Not one CES goes by without the announcement of at least a dozen wacky tech products. Well, CES 2021 even in its all-digital format is no exception. Which is precisely why Monday, January 11th, saw the announcement of perhaps the whackiest product of recent times. Dubbed the MaskFone, this device is supposed to combine the protection of an N95 mask while also integrating true wireless headphones.
The MaskFone is developed by British telecom company Binatone, and select British media were given access to the MaskFone last autumn. The reaction to the product was, well, mixed. As far as the concept goes, it is simple. It is a Facemask that can also serve as your headphone.
The product is based on a patented technology called Hubble Connected. Personally, I have a little trouble seeing the need that this product is supposed to fill. How does wearing a face mask prevent the wearing of earphones and their use as a hands-free accessory?
Is the MaskFone really THAT revolutionary?
The MaskPhone is IPX5 certified for water- and dust-resistance. The manufacturer guarantees up to 12 hours of battery life and specifies that the earphones offer a transparent mode to amplify ambient noise and an active noise cancellation function. However, the manufacturer continues to remain mum when it comes to the technical details of the product. As expected of a facemask that comes with integrated earphones, you can wash the product safely.
Meanwhile, folks over at Engadget who tested the products in the last few days of October 2020 revealed quite a bit about the MaskFone. We learned, for example, that the headphones are not so much integrated but rather, have been simply "stuffed" into the lining of the mask. Logically, in order to wash it, you will be able to remove the earphones rather easily.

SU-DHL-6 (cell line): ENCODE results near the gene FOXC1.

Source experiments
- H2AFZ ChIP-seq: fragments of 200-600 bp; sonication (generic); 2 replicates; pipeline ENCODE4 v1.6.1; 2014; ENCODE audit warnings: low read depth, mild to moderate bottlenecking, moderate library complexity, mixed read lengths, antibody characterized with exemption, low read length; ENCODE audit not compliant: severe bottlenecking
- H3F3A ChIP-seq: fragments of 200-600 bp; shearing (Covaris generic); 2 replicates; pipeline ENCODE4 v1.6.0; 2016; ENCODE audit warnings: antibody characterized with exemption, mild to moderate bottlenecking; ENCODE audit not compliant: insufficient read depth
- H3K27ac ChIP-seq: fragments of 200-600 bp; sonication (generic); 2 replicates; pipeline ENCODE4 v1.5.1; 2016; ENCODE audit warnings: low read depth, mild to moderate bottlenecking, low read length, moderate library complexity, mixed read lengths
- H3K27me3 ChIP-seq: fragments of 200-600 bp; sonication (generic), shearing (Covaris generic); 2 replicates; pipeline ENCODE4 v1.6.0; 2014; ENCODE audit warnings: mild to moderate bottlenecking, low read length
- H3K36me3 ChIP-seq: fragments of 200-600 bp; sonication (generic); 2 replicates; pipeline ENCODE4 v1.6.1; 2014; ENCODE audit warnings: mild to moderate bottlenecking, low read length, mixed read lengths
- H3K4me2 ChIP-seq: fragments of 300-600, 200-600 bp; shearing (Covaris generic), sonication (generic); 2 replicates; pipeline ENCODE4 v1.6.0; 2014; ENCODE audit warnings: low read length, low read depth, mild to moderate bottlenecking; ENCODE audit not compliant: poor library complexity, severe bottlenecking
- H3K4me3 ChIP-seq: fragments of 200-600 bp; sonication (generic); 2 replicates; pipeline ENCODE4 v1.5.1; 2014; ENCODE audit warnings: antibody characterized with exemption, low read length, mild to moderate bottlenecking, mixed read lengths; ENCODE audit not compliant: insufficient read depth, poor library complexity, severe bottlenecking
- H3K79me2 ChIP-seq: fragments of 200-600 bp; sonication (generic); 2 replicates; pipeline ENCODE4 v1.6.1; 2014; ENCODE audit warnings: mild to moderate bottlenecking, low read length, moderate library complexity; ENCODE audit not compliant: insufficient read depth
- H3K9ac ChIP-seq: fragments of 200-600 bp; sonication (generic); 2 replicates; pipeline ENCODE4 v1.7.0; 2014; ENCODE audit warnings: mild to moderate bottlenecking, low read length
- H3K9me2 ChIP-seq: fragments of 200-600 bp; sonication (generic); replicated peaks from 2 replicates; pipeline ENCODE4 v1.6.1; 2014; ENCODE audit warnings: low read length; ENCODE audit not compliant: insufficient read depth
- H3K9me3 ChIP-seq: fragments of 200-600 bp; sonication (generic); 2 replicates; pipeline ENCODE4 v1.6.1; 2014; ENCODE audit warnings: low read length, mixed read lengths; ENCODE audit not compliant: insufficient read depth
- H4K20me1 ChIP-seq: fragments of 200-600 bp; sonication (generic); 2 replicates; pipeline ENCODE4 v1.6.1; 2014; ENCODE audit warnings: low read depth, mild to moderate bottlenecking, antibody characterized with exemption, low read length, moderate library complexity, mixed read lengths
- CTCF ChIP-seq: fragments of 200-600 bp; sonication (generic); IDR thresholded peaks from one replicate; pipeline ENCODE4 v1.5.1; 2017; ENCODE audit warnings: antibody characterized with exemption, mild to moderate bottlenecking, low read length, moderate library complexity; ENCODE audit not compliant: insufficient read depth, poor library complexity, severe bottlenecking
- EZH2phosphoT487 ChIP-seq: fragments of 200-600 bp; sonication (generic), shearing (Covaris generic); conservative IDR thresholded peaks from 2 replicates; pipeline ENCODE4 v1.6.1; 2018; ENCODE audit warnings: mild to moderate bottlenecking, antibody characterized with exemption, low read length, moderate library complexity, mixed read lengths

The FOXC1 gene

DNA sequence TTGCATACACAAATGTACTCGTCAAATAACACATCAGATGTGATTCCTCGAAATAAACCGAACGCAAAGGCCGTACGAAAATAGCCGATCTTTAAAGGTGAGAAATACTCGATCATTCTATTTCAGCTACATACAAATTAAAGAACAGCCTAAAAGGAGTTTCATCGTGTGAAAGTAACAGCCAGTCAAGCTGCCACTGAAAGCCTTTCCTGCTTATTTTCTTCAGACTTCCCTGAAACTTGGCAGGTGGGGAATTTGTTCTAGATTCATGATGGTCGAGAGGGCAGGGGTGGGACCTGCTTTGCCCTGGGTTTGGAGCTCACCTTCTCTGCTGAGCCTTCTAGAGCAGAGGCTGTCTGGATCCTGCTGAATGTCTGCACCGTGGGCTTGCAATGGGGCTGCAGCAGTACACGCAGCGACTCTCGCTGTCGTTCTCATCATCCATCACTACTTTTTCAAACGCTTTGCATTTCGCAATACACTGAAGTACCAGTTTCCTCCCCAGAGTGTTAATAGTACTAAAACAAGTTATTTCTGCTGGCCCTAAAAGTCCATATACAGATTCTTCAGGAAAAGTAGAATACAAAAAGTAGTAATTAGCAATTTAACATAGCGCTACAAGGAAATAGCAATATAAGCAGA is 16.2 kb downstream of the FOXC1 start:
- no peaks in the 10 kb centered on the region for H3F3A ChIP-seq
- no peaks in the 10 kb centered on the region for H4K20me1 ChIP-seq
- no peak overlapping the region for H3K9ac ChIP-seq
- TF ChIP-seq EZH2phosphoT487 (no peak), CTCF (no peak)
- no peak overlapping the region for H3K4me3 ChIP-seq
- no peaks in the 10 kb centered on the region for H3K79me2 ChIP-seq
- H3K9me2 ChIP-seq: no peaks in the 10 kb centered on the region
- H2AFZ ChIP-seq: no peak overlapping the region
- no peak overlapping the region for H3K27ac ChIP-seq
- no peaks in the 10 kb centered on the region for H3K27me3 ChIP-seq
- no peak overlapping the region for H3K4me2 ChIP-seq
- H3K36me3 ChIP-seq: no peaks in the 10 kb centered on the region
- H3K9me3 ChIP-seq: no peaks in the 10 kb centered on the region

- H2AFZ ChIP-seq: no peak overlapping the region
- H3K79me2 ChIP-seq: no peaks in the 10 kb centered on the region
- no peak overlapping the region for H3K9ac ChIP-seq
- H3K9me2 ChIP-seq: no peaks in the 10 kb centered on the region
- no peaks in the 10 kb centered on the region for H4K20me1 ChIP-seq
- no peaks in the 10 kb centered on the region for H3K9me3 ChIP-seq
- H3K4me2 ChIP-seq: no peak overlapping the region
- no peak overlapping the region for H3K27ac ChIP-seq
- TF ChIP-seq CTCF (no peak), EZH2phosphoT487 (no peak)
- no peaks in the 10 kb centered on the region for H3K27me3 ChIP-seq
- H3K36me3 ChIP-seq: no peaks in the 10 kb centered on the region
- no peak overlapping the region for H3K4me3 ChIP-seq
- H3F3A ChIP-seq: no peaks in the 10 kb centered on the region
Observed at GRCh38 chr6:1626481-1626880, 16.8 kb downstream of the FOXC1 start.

But when someone sells you a mask for $50, you do wonder whether a simple pocket with a velcro closure really justifies its price and its supposedly "revolutionary" nature, especially since Engadget specified that the integrated earphones themselves are nothing special.
"The Maskfone comes with Motorola brand earphones that are very similar to the Verveloop105 fitness headphones, although the exact model is not known here. You can even hear the famous "Hello Moto" when you turn on the device."
The "+" and "-" buttons on the front side of the mask are allegedly fake buttons and "actually look more like iron-on patches that do nothing", the tech website claimed. In fact, the headphones are equipped with a classic remote control like any other pair of headphones that come with a neckband. Furthermore, you have to align the buttons on the remote control with the fake buttons stuck on the front of the mask that does nothing.
The audio clarity promised by MaskFone happens to be wrapped in the mask's lining, making it seem rather questionable. No matter how well the product performs, however, it is the basic concept that raises the most questions.
Why pay $50 for a mask that is effective at protecting micro-particles but has generic or even entry-level true wireless headphones? I have contacted MaskFone for a review unit in order to get a better idea of what it is all about and what it is capable of.